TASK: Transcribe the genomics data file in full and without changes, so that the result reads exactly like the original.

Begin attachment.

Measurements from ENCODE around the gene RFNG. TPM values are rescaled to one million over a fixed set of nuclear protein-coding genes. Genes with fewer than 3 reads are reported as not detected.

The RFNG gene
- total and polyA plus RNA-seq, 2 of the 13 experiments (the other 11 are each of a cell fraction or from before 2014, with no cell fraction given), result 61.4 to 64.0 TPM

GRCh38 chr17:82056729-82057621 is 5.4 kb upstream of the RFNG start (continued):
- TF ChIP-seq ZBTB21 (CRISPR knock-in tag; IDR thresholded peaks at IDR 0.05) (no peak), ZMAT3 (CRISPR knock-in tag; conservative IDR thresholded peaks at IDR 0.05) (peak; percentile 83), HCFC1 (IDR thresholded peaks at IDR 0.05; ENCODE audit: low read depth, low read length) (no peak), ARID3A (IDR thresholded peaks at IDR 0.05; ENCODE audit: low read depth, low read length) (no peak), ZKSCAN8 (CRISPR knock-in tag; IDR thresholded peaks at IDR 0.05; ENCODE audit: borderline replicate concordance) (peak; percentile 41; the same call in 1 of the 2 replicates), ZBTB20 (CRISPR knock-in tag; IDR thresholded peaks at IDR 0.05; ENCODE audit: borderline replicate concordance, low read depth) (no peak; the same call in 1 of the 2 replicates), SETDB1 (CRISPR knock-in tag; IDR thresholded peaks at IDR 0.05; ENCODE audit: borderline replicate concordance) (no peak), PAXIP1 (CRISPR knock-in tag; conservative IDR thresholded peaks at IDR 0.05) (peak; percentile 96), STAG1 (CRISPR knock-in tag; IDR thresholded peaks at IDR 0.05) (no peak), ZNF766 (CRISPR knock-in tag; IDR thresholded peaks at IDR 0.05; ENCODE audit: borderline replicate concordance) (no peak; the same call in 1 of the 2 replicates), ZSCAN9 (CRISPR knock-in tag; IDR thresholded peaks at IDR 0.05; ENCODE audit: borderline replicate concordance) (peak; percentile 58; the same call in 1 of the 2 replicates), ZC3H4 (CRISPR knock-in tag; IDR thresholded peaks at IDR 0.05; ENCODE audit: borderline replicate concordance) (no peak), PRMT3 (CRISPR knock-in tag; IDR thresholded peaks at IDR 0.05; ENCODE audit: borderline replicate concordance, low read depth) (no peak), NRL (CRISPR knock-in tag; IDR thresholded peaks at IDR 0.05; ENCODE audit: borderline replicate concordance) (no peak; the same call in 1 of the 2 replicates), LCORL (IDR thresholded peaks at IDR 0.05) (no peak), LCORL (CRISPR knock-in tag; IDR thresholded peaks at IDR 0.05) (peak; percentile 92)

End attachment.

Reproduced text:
Measurements from ENCODE around the gene RFNG. TPM values are rescaled to one million over a fixed set of nuclear protein-coding genes. Genes with fewer than 3 reads are reported as not detected.

The RFNG gene
- total and polyA plus RNA-seq, 2 of the 13 experiments (the other 11 are each of a cell fraction or from before 2014, with no cell fraction given), result 61.4 to 64.0 TPM

GRCh38 chr17:82056729-82057621 is 5.4 kb upstream of the RFNG start (continued):
- TF ChIP-seq ZBTB21 (CRISPR knock-in tag; IDR thresholded peaks at IDR 0.05) (no peak), ZMAT3 (CRISPR knock-in tag; conservative IDR thresholded peaks at IDR 0.05) (peak; percentile 83), HCFC1 (IDR thresholded peaks at IDR 0.05; ENCODE audit: low read depth, low read length) (no peak), ARID3A (IDR thresholded peaks at IDR 0.05; ENCODE audit: low read depth, low read length) (no peak), ZKSCAN8 (CRISPR knock-in tag; IDR thresholded peaks at IDR 0.05; ENCODE audit: borderline replicate concordance) (peak; percentile 41; the same call in 1 of the 2 replicates), ZBTB20 (CRISPR knock-in tag; IDR thresholded peaks at IDR 0.05; ENCODE audit: borderline replicate concordance, low read depth) (no peak; the same call in 1 of the 2 replicates), SETDB1 (CRISPR knock-in tag; IDR thresholded peaks at IDR 0.05; ENCODE audit: borderline replicate concordance) (no peak), PAXIP1 (CRISPR knock-in tag; conservative IDR thresholded peaks at IDR 0.05) (peak; percentile 96), STAG1 (CRISPR knock-in tag; IDR thresholded peaks at IDR 0.05) (no peak), ZNF766 (CRISPR knock-in tag; IDR thresholded peaks at IDR 0.05; ENCODE audit: borderline replicate concordance) (no peak; the same call in 1 of the 2 replicates), ZSCAN9 (CRISPR knock-in tag; IDR thresholded peaks at IDR 0.05; ENCODE audit: borderline replicate concordance) (peak; percentile 58; the same call in 1 of the 2 replicates), ZC3H4 (CRISPR knock-in tag; IDR thresholded peaks at IDR 0.05; ENCODE audit: borderline replicate concordance) (no peak), PRMT3 (CRISPR knock-in tag; IDR thresholded peaks at IDR 0.05; ENCODE audit: borderline replicate concordance, low read depth) (no peak), NRL (CRISPR knock-in tag; IDR thresholded peaks at IDR 0.05; ENCODE audit: borderline replicate concordance) (no peak; the same call in 1 of the 2 replicates), LCORL (IDR thresholded peaks at IDR 0.05) (no peak), LCORL (CRISPR knock-in tag; IDR thresholded peaks at IDR 0.05) (peak; percentile 92)